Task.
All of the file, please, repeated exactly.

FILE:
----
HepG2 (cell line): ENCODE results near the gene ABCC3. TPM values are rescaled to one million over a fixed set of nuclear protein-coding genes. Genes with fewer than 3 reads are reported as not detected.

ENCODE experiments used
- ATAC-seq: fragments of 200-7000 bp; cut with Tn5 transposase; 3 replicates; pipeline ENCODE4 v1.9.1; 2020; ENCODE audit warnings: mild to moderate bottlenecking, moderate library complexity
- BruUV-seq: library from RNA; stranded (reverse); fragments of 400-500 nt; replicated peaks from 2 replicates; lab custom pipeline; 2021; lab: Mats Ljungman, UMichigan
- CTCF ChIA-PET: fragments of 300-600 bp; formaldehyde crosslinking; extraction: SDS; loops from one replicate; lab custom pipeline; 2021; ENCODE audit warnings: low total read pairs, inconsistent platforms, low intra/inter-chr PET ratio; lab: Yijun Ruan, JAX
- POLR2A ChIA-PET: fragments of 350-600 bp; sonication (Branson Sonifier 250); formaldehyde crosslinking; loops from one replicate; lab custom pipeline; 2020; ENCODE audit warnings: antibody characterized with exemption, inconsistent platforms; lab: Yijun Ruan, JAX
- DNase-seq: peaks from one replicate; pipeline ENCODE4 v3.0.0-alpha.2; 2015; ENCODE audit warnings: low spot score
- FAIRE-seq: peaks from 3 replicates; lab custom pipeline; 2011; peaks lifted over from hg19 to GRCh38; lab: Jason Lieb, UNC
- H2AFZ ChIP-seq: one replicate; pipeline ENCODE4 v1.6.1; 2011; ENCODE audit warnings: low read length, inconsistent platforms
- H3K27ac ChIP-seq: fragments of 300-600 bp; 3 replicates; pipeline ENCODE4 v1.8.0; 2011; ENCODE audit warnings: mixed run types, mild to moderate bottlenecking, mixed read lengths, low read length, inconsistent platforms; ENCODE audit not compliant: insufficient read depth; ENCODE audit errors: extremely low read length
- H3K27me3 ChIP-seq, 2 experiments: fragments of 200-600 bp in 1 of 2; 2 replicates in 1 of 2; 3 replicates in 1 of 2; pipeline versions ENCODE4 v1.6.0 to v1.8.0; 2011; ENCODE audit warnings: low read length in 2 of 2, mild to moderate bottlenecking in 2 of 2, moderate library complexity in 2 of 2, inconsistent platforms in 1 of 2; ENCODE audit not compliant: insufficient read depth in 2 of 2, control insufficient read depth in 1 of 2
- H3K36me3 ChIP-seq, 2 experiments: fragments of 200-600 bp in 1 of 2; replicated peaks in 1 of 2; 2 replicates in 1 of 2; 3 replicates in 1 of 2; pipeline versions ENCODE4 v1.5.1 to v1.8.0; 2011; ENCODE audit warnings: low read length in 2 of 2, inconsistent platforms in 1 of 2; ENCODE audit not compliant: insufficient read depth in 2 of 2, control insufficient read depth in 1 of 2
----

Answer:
HepG2 (cell line): ENCODE results near the gene ABCC3. TPM values are rescaled to one million over a fixed set of nuclear protein-coding genes. Genes with fewer than 3 reads are reported as not detected.

ENCODE experiments used
- ATAC-seq: fragments of 200-7000 bp; cut with Tn5 transposase; 3 replicates; pipeline ENCODE4 v1.9.1; 2020; ENCODE audit warnings: mild to moderate bottlenecking, moderate library complexity
- BruUV-seq: library from RNA; stranded (reverse); fragments of 400-500 nt; replicated peaks from 2 replicates; lab custom pipeline; 2021; lab: Mats Ljungman, UMichigan
- CTCF ChIA-PET: fragments of 300-600 bp; formaldehyde crosslinking; extraction: SDS; loops from one replicate; lab custom pipeline; 2021; ENCODE audit warnings: low total read pairs, inconsistent platforms, low intra/inter-chr PET ratio; lab: Yijun Ruan, JAX
- POLR2A ChIA-PET: fragments of 350-600 bp; sonication (Branson Sonifier 250); formaldehyde crosslinking; loops from one replicate; lab custom pipeline; 2020; ENCODE audit warnings: antibody characterized with exemption, inconsistent platforms; lab: Yijun Ruan, JAX
- DNase-seq: peaks from one replicate; pipeline ENCODE4 v3.0.0-alpha.2; 2015; ENCODE audit warnings: low spot score
- FAIRE-seq: peaks from 3 replicates; lab custom pipeline; 2011; peaks lifted over from hg19 to GRCh38; lab: Jason Lieb, UNC
- H2AFZ ChIP-seq: one replicate; pipeline ENCODE4 v1.6.1; 2011; ENCODE audit warnings: low read length, inconsistent platforms
- H3K27ac ChIP-seq: fragments of 300-600 bp; 3 replicates; pipeline ENCODE4 v1.8.0; 2011; ENCODE audit warnings: mixed run types, mild to moderate bottlenecking, mixed read lengths, low read length, inconsistent platforms; ENCODE audit not compliant: insufficient read depth; ENCODE audit errors: extremely low read length
- H3K27me3 ChIP-seq, 2 experiments: fragments of 200-600 bp in 1 of 2; 2 replicates in 1 of 2; 3 replicates in 1 of 2; pipeline versions ENCODE4 v1.6.0 to v1.8.0; 2011; ENCODE audit warnings: low read length in 2 of 2, mild to moderate bottlenecking in 2 of 2, moderate library complexity in 2 of 2, inconsistent platforms in 1 of 2; ENCODE audit not compliant: insufficient read depth in 2 of 2, control insufficient read depth in 1 of 2
- H3K36me3 ChIP-seq, 2 experiments: fragments of 200-600 bp in 1 of 2; replicated peaks in 1 of 2; 2 replicates in 1 of 2; 3 replicates in 1 of 2; pipeline versions ENCODE4 v1.5.1 to v1.8.0; 2011; ENCODE audit warnings: low read length in 2 of 2, inconsistent platforms in 1 of 2; ENCODE audit not compliant: insufficient read depth in 2 of 2, control insufficient read depth in 1 of 2